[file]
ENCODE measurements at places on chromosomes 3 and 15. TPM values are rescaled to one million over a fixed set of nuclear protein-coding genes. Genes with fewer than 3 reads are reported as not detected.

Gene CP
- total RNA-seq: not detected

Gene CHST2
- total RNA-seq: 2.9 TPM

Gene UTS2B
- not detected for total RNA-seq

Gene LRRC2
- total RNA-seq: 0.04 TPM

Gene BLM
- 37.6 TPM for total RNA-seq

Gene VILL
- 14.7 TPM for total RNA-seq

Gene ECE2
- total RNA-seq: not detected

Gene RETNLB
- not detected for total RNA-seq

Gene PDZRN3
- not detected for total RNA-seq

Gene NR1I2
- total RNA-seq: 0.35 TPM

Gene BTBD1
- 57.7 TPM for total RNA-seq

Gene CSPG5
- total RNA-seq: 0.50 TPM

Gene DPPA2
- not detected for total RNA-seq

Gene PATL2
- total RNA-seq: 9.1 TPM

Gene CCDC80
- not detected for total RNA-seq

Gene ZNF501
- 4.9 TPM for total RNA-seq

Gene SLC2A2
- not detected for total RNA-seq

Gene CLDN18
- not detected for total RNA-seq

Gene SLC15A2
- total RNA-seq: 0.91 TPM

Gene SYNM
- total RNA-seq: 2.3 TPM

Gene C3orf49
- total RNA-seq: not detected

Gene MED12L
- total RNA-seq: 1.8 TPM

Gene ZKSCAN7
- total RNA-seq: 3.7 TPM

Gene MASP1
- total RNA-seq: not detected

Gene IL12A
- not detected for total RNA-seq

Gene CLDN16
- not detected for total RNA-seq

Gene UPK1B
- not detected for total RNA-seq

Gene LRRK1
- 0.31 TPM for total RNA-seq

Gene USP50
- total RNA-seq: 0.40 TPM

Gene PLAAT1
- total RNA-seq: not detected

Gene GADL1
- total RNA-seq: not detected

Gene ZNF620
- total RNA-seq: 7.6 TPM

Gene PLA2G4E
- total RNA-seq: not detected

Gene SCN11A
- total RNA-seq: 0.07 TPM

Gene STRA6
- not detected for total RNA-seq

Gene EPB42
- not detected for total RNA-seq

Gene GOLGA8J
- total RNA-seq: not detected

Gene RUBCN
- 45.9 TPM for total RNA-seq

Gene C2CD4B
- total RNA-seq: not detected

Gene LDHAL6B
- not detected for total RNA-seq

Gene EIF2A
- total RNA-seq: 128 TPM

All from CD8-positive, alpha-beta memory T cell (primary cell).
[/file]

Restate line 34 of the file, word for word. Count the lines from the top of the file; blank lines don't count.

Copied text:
Gene SLC2A2